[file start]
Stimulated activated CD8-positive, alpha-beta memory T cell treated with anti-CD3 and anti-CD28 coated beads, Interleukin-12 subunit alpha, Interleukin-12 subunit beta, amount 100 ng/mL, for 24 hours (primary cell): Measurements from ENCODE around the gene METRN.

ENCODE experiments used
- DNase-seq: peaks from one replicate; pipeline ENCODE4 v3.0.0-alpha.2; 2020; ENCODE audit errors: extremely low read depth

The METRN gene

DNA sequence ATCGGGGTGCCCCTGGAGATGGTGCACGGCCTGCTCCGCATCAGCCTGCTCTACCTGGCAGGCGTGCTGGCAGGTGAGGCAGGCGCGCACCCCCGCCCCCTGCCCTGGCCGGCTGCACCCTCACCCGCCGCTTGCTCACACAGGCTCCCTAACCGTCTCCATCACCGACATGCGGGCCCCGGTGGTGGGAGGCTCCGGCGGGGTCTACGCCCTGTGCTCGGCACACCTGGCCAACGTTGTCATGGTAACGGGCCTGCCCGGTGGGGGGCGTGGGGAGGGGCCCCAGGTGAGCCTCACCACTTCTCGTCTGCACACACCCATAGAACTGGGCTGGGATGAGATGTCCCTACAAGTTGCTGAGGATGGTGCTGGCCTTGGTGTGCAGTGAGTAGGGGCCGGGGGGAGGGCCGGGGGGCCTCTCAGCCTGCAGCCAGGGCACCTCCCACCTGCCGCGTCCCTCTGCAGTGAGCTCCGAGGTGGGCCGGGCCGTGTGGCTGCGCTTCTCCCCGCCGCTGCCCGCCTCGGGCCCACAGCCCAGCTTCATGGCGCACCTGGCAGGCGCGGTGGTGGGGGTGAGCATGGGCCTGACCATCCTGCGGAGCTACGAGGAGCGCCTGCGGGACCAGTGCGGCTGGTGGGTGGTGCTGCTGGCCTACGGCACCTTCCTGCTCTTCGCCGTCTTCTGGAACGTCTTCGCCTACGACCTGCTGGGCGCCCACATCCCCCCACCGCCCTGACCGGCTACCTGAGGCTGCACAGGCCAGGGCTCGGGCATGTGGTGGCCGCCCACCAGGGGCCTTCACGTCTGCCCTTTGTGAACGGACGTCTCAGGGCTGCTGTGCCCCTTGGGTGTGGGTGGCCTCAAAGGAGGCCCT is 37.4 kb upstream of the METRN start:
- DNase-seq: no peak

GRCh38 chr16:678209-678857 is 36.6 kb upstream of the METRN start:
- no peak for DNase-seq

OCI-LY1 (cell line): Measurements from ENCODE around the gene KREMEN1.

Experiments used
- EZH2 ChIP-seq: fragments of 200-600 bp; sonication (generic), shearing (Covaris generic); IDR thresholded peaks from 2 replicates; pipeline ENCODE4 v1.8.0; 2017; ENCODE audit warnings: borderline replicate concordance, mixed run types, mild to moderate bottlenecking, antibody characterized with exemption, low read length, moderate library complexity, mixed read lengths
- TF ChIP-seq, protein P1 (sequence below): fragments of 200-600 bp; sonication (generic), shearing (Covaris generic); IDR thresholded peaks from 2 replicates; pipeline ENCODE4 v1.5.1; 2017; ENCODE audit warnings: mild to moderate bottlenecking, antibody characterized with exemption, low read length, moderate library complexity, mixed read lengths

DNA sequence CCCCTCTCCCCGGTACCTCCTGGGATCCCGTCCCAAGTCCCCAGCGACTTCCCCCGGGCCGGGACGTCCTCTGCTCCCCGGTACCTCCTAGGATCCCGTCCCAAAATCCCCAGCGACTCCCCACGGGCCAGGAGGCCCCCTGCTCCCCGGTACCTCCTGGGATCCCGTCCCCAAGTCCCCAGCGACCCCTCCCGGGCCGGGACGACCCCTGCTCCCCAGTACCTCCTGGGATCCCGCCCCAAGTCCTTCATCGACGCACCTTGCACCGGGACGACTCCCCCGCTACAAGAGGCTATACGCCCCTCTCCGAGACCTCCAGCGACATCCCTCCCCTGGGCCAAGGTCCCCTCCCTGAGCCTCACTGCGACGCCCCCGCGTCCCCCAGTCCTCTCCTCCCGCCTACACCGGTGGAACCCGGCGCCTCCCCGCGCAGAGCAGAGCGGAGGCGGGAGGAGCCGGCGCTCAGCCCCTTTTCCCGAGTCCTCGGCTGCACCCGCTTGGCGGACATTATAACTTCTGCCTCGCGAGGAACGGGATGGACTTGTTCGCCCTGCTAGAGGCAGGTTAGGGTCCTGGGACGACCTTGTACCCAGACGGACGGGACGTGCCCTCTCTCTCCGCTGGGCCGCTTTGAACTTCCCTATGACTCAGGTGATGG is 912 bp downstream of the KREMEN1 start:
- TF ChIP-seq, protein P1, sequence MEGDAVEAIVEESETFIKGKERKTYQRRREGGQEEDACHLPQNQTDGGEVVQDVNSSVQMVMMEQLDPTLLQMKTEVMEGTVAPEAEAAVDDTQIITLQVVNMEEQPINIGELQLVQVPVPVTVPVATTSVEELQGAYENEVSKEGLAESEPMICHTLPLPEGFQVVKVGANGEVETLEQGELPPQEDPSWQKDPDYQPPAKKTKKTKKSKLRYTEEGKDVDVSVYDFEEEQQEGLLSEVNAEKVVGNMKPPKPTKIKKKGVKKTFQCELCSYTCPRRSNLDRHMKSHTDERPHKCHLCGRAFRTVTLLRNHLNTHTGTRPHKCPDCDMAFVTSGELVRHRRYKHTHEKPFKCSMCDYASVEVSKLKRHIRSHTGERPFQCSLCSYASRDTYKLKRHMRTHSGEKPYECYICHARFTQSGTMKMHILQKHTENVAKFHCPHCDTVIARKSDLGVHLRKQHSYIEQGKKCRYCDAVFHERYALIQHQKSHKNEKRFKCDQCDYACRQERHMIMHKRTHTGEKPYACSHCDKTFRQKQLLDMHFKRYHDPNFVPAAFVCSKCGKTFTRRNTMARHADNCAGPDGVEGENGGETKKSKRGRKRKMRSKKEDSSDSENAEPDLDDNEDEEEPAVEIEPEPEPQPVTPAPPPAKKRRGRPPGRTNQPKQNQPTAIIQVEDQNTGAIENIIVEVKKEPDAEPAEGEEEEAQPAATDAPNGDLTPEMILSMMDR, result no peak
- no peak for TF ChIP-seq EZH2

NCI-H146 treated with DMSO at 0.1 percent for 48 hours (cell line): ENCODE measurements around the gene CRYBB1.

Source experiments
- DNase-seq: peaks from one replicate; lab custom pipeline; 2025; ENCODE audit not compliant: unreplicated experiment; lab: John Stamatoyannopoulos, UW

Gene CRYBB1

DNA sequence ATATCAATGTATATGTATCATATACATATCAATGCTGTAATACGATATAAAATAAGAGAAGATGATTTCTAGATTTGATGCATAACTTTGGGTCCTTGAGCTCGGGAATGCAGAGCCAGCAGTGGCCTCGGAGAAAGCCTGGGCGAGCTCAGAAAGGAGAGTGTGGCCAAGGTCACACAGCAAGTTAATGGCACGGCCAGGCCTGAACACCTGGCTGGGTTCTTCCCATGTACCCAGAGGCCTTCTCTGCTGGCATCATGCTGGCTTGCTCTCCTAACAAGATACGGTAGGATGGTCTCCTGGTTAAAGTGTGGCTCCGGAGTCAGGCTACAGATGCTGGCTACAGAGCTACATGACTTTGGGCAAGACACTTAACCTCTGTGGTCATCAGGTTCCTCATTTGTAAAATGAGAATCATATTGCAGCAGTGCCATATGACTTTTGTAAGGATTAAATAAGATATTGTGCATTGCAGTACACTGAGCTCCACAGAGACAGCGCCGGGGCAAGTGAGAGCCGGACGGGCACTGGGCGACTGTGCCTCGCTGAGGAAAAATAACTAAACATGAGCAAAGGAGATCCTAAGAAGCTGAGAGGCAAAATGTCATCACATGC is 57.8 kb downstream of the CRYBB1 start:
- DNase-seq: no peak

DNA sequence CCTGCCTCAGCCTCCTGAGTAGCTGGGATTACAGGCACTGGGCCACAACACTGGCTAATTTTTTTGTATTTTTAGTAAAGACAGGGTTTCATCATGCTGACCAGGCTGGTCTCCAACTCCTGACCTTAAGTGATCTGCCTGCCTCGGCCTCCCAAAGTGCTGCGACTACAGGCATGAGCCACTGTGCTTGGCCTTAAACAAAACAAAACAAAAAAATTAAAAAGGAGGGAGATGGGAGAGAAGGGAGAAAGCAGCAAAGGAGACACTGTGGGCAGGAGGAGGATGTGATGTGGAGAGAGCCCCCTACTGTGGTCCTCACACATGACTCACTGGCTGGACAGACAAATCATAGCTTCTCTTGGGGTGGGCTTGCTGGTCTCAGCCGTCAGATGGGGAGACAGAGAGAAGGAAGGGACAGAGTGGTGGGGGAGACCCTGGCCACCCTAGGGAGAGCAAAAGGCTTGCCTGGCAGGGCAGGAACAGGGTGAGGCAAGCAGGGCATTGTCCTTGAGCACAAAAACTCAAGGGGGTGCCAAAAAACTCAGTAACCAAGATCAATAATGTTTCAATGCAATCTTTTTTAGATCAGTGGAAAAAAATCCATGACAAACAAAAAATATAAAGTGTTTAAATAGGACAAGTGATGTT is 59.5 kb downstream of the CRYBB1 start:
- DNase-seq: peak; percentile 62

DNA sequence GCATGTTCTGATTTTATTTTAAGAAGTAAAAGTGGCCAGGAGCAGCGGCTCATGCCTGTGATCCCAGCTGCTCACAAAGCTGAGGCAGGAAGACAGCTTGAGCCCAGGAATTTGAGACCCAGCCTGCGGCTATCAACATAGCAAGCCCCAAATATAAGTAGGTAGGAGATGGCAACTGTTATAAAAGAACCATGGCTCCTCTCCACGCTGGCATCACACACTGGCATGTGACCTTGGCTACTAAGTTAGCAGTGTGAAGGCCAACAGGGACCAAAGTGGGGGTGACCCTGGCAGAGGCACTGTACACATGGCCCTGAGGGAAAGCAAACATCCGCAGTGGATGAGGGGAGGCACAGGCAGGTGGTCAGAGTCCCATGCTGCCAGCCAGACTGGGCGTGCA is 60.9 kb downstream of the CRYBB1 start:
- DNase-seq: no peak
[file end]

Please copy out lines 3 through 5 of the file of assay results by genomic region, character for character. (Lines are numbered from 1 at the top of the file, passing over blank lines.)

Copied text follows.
- DNase-seq: peaks from one replicate; pipeline ENCODE4 v3.0.0-alpha.2; 2020; ENCODE audit errors: extremely low read depth

The METRN gene

DNA sequence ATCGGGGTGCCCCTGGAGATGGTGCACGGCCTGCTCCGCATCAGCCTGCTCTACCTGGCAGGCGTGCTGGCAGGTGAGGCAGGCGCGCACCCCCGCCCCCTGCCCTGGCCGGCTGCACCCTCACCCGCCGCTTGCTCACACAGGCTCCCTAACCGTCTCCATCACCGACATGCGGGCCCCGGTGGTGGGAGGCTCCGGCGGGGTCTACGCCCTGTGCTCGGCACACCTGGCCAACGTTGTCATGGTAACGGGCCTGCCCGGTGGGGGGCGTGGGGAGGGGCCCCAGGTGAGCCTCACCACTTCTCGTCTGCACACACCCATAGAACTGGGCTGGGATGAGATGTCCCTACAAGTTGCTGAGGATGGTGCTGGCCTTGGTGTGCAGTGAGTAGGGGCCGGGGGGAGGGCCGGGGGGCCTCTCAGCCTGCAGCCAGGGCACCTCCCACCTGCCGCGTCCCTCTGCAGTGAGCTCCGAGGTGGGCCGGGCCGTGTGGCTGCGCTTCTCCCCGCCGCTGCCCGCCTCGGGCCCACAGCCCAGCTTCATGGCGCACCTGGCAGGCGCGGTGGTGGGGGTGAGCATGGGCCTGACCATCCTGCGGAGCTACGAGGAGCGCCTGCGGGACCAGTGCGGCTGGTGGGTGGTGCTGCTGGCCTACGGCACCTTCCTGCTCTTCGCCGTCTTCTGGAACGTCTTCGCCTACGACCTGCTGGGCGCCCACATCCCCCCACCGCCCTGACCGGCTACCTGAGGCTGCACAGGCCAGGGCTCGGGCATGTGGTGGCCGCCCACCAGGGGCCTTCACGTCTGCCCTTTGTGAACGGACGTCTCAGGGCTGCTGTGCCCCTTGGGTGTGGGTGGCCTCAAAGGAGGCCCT is 37.4 kb upstream of the METRN start: